The Insight mechanic is also a great way to encourage players not to hold on to their currency for too long. Although Blood Echoes don’t have any effect on enemies and the player’s interaction with the world, Insight does, and it’s a good way to procure a lot of items that can’t be obtained through normal means. Insight is also the resource players use to summon co-op helpers a la Dark Souls, so the increased hostility of enemies and the world could be seen as From Software encouraging players to use this mechanic less sparingly (Bloodborne and its predecessors are arguably built around co-op in many areas). It’s also possible to buy armor and other equipment through Insight, and it’s the only way that armor can be bought.
Insight also governs two of Bloodborne‘s status effects: Beasthood and Frenzy. Beasthood determines the player’s physical attack power when using the Beast Claw weapon or Beast Blood Pellet item. Spending Insight increases the Beasthood stat, making the player more deadly. Hanging on to Insight reduces Beasthood, so “losing” knowledge makes the character stronger. This chimes perfectly with the madness Insight is said to bring; the Madman’s Knowledge item description states that the “eldritch wisdom” conferred by the item “drives one mad.”
Each additional point of Insight also reduces the player’s Frenzy resistance. Certain enemies inflict Frenzy, which is Bloodborne‘s version of the Bleed effect from Dark Souls. A bar builds up on-screen, and once it’s full, the player takes a huge amount of HP damage. In Bloodborne, though, Frenzy is far more thematically relevant than Dark Souls‘ Bleed. Simply put, knowing more makes one mad. The more Insight the player carries, the more susceptible they are to Frenzy. This is a theme right out of the works of H.P. Lovecraft; in Lovecraft’s Cthulhu Mythos, simply looking at the Great Old Ones is enough to drive one insane, and Bloodborne takes this concept and ingeniously applies it to gameplay. Spending Insight increases one’s Frenzy resistance, too, which is a desirable effect; a low Frenzy resistance makes certain sections of the game nigh-impossible.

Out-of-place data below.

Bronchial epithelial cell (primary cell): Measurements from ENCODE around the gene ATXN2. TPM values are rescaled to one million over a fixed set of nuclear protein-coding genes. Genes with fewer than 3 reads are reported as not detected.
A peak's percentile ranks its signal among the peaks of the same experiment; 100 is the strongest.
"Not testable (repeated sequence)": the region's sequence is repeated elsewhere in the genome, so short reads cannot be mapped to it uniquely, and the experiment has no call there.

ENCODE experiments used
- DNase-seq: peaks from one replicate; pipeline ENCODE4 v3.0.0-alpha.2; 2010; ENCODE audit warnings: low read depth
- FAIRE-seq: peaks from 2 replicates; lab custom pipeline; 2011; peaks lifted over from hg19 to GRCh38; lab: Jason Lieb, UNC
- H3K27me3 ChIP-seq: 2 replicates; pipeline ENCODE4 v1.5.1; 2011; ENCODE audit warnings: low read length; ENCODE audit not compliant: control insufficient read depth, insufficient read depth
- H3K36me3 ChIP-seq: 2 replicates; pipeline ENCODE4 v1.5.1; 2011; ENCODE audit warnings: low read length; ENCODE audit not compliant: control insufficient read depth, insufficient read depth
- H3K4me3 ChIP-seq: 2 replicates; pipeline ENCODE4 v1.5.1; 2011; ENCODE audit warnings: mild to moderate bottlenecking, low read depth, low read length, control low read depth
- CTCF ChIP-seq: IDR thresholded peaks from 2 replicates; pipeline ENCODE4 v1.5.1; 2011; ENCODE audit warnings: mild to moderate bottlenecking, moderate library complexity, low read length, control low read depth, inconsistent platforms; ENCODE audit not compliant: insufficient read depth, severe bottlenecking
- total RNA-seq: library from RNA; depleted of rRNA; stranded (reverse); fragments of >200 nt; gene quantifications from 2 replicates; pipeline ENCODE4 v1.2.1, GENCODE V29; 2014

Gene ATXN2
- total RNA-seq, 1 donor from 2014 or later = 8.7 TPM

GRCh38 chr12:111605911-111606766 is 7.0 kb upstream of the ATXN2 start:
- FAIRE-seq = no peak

Why, then, would a high Insight score be desirable? Well, it’s … sort of not. Knowledge is, after all, forbidden in Bloodborne‘s universe, and is literally the ruin of more than one of its pivotal characters. Ludwig, Laurence, and Master Willem were all effectively destroyed by knowledge; in the Old Hunters DLC, we see Ludwig and Laurence reduced to tragic monstrosities, while Willem’s experiments with the knowledge of the Great Ones has rendered him an incoherent mess who can only point to the lake that contains the culmination of his experimental failures (Rom, the Vacuous Spider). As such, Bloodborne literally does not want you to know anything. It does not want you to carry a lot of Insight around with you, as it will make the game significantly harder.
With Insight, though, the player starts to see and hear things. Winter Lanterns, the horrifying “brain head” enemies in the Nightmare areas, begin to sing off-key if enough Insight is gathered. A baby can be heard crying throughout Yharnam (this happens naturally anyway on reaching the Mergo’s Loft area, but if 99 Insight is gathered beforehand, the baby can be heard everywhere except the Hunter’s Dream). Huge, horrifying Amygdala abominations are visible, clinging to Yharnam’s buildings as though sucking the life out of them. Gehrman, the old hunter in the Dream, can be heard muttering to himself, spouting broken fragments of the game’s plot.
Insight might make the game harder, but it also makes the world of Yharnam a dozen times more intriguing. Here, then, is the central gameplay and narrative loop of not only Bloodborne but the entire Souls series in a nutshell: to discover more, we must face increasingly difficult challenges. Insight takes that idea as a microcos (or some say microcosm) and applies it to a gameplay mechanic. Knowing more makes the game harder, but also makes the world much more interesting to navigate. The horror of Bloodborne operates on not only human revulsion but also the natural instinct for curiosity. Just what is that thing in the distance? With Insight, you’ll find out, but you’ll probably wish you hadn’t.